Anxiety can be an abstract term that some of us can find difficult to understand what it means. Often, we can think of extreme cases, which then negates what we are experiencing and feeling. I intend to bring the term ‘anxiety’ into concrete meaning, by painting a clearer picture for you.
Stress and worry are part of life in western society. It’s no surprise, considering how fast-paced our world is and how much pressure we put on ourselves to be ‘perfect’ in every aspect of our lives. It’s considered a normal response to feel anxious and worried when starting a new job, moving interstate, starting a new school etc.
However, anxiety is more than just stress and worry. It is racing thoughts that continue after the stressful event has passed or once the stressor has been removed.
These racing thoughts can spread through your whole life or can be triggered during certain times of the day, for example, when you’re going to bed or trying to relax.
Research has shown that anxiety is more prevalent than you may think, with one in three women and one in five men reporting to experience anxiety at some point in their life. It’s no wonder over 2 million Australians experience anxiety each month.
Often, people perceive anxiety as an extreme condition, without understanding some of the common symptoms:
- panic attacks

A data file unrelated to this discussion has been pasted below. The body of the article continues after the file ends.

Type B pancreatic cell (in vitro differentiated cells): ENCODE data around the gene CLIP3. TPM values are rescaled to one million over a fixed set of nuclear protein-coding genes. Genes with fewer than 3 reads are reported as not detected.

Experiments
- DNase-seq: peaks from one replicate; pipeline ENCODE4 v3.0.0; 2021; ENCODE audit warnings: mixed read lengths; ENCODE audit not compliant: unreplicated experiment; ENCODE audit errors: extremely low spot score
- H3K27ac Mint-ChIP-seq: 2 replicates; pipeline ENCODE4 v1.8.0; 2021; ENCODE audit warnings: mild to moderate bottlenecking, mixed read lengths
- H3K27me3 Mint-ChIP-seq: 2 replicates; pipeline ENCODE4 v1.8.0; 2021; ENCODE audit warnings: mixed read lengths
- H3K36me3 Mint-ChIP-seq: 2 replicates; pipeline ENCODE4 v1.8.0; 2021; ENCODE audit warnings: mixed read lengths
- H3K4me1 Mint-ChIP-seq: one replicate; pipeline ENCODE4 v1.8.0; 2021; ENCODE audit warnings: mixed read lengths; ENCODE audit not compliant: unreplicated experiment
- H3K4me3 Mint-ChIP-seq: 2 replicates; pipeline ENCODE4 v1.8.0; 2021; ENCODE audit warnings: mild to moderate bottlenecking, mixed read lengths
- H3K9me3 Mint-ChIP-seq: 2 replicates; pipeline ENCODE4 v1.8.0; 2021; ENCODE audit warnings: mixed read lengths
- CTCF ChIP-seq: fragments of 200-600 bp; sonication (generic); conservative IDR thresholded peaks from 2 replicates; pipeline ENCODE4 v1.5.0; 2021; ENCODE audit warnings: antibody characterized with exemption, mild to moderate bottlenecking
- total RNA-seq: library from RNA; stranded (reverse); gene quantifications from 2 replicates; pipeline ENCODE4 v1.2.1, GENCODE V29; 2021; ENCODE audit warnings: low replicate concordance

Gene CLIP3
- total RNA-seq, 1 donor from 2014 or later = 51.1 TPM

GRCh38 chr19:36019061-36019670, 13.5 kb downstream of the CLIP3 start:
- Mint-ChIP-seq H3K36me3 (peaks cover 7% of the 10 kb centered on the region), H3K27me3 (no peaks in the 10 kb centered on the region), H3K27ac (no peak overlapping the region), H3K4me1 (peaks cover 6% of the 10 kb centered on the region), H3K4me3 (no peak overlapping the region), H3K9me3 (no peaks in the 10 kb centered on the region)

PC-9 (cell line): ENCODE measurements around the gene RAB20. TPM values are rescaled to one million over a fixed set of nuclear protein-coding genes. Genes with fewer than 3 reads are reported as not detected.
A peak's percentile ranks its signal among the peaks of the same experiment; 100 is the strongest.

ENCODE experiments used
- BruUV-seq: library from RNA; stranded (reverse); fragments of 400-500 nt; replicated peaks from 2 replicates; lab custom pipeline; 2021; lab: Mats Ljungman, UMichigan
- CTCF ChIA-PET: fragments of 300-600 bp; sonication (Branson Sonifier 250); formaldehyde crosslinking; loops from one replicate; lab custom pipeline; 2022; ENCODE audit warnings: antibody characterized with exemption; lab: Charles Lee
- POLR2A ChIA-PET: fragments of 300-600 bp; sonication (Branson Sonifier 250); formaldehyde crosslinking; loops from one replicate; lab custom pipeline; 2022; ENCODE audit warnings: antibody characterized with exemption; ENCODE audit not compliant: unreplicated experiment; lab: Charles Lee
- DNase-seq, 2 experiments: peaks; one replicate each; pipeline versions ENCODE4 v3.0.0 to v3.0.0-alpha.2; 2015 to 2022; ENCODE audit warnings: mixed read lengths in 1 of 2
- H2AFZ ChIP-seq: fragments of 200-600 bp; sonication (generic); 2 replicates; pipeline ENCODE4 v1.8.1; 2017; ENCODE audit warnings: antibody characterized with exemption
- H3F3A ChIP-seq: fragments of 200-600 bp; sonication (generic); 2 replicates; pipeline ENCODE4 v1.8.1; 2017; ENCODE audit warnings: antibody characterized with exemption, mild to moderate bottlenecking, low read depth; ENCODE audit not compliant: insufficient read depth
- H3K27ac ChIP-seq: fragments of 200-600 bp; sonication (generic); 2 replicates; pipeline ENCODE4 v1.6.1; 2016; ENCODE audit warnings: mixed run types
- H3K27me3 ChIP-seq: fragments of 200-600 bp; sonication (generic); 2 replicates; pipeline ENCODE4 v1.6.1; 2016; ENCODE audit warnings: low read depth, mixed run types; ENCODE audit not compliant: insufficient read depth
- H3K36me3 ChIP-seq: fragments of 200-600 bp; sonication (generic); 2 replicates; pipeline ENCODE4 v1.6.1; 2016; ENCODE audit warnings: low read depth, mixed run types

- hot and cold flushes
- racing heart
- tightening of the chest
- quick breathing
- feeling tense, wound up and edgy
- excessive fear
- catastrophizing or obsessive thinking
This list is not exhaustive but it does identify common symptoms for you to be aware of. If you believe you may have an anxiety condition or if you strongly identify with the symptoms listed above, please contact your GP for a thorough investigation. I am not qualified to diagnose but if you have experienced symptoms for 6 months or more, you definitely want to seek support. Don’t force yourself to go through it alone.
Types of Anxiety
Did you also know that there are various types, under the anxiety ‘umbrella’:
- General Anxiety Disorder (GAD) –
- Social –
- Panic Disorder
- Obsessive Compulsive (OCD)
- Post-Traumatic Stress Disorder (PTSD)
Common causes of Anxiety
- Familial – People often say “mental health conditions run in the family” and in part, this can be true
- Biological factors – Issues with the brain and nervous system can indeed be a contributor
- Stressful life events – This is different for everyone but has been known to trigger anxiety at differing levels
- Psychological factors – Being a perfectionist, having a nervous disposition, being emotionally sensitive can be risk factors
- Nutritional deficiencies – Each part of the body (gland, organ or system), requires specific nutrients to function optimally. The brain and nervous system is no exception
What to do if you suffer with Anxiety
- Be honest and open with loved ones about how you’re feeling
- Ask for support and be open to it when it’s offered
- Seek professional support
- Address any Nutritional concerns
- Implement an exercise plan
- Implement a stress management plan
- Implement a plan for emotional support